When the University of Illinois rejected her son, Erin Reum called admissions officers in hopes of getting his application a second look.
She thought maybe the Bradley-Bourbonnais Community High School senior could appeal the decision. She was wrong."They said there's no such process," Reum said.
But, in fact, an unadvertised appeal process did exist for well-connected applicants, some of whom had weak academic credentials but the endorsement of a state lawmaker or university trustee, a Tribune investigation revealed Friday.
In the wake of the newspaper's stories, officials at the Urbana-Champaign campus now say they will make the appeal option more public.
University spokeswoman Robin Kaler said officials already had been working on formalizing the appeals process. She said students will be able to appeal online beginning with the next admissions cycle.
"I think we need to make it better known that you can appeal," Chancellor Richard Herman said.
He acknowledged that it could become overwhelming. Of the 26,000 students who applied for the fall 2009 freshman class, for example, slightly more than 9,000 were denied.
"Look, we are going to be limited by our capacity to respond," Herman said. "It's not a perfect answer, but it's an imperfect system."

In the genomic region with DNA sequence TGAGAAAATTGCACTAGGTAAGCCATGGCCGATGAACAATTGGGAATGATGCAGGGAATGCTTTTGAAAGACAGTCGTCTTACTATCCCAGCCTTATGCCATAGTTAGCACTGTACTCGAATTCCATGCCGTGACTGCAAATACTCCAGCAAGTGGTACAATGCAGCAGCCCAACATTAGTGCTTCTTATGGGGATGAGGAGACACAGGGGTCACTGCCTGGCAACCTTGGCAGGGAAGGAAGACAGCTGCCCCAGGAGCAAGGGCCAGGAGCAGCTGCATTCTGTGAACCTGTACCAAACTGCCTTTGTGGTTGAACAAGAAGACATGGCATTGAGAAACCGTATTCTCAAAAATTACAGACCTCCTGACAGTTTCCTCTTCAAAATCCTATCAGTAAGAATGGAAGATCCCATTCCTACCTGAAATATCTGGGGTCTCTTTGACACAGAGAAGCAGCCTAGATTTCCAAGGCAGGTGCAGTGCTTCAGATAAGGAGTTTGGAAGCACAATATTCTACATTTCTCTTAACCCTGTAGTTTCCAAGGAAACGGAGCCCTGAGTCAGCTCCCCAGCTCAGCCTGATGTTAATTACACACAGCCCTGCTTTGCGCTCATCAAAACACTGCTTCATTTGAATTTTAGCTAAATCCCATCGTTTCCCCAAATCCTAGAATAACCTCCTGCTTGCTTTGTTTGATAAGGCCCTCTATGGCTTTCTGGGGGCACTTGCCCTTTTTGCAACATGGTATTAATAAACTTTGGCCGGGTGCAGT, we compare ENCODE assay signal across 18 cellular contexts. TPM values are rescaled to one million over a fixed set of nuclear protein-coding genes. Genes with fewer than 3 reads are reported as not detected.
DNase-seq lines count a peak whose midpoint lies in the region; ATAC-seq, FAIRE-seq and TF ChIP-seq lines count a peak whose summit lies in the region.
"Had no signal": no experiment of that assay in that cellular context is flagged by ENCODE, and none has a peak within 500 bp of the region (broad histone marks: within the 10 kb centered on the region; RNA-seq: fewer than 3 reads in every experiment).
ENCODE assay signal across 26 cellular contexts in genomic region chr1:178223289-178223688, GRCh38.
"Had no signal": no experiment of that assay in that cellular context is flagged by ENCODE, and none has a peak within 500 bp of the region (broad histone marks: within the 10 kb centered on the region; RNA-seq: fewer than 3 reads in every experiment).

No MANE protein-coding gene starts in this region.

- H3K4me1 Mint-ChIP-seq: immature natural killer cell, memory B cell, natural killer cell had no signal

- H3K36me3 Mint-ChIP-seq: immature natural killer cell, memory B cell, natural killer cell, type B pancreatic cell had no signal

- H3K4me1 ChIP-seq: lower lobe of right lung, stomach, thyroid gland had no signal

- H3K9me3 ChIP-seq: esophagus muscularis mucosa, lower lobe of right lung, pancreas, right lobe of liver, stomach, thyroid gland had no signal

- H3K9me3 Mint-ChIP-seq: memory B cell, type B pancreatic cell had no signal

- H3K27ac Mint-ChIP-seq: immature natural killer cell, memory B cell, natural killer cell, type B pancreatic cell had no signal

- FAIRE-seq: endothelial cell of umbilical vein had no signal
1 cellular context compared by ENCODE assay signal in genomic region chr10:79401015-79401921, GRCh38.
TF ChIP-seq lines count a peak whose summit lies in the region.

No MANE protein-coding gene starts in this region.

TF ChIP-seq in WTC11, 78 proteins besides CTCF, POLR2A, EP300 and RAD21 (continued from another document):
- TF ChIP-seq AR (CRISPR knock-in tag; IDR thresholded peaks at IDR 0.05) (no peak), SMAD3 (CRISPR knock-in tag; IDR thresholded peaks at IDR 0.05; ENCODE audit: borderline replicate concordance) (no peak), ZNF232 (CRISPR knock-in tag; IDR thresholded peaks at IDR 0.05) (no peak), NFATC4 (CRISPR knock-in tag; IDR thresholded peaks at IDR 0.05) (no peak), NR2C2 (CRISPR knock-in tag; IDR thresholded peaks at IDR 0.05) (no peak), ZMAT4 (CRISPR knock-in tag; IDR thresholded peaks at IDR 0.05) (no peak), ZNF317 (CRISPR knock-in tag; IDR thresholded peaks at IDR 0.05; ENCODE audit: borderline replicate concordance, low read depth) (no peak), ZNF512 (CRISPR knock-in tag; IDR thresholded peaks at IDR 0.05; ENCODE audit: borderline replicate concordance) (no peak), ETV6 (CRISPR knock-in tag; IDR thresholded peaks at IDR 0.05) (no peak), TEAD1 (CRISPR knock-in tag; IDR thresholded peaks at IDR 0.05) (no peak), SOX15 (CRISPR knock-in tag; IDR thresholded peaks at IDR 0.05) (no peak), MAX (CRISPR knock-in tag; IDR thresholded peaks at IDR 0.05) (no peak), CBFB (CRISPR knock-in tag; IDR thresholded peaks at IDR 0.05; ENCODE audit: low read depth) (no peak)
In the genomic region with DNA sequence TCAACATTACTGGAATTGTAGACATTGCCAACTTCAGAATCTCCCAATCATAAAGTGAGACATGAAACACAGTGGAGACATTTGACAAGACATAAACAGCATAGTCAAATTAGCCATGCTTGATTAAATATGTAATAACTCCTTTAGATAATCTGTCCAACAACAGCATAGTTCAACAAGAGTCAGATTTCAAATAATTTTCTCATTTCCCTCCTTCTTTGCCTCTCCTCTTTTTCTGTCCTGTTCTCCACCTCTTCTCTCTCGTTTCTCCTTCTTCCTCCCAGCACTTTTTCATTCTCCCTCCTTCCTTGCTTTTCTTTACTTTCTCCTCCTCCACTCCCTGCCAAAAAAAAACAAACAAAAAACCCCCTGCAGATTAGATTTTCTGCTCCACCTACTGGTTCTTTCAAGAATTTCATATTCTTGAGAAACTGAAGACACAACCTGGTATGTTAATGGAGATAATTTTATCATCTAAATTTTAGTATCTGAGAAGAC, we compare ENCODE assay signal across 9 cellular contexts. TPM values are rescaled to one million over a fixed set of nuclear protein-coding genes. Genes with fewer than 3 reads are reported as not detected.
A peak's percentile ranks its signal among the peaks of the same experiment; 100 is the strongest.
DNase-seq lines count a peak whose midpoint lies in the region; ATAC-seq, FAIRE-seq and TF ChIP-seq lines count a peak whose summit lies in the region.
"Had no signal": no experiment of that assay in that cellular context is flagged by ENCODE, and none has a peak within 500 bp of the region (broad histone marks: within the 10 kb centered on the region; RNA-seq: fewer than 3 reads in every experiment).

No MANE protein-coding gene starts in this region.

The Tribune investigation found that in the last five years, subpar applicants gained admission to the U. of I.'s undergraduate program as well as competitive graduate programs with the sway of state lawmakers and university trustees. About 800 undergraduates have landed on the clout list -- known internally as "Category I" -- since 2005. Some applicants had their denial decisions reversed after trustees, lawmakers and others in powerful positions sent e-mails or placed calls on their behalf.
Between 100 and 200 students a year submit appeals, Kaler said. Some students learn about the option informally by calling the admissions office. It is not mentioned on the school's Web site or in rejection letters.
"If we had an appeal process that was very simple and clear, we would probably get 5,000 appeals. Every student would want to send an appeal in. So we do not publicize the appeal process to anybody," said Keith Marshall, associate provost for enrollment management. "And if a student or parent calls and says, 'I got denied. What do I do? Can I appeal?,' we then tell them about the appeal process."
But several families have contacted the Tribune in recent days to say they were never told they could appeal.
Among those who wish they had known is John Cooney, a Buffalo Grove High School parent whose son was shut out of the U. of I's business school and the less competitive Division of General Studies despite his 4.6 grade-point average, 31 ACT score and a ranking in the top 25 percent of his class.
Cooney fired off e-mails to U. of I. admissions officials and a high school counselor. "I asked, 'What else can we do?' They said, 'Nothing.' I felt at a total loss," said Cooney of Arlington Heights. "They just stonewalled me."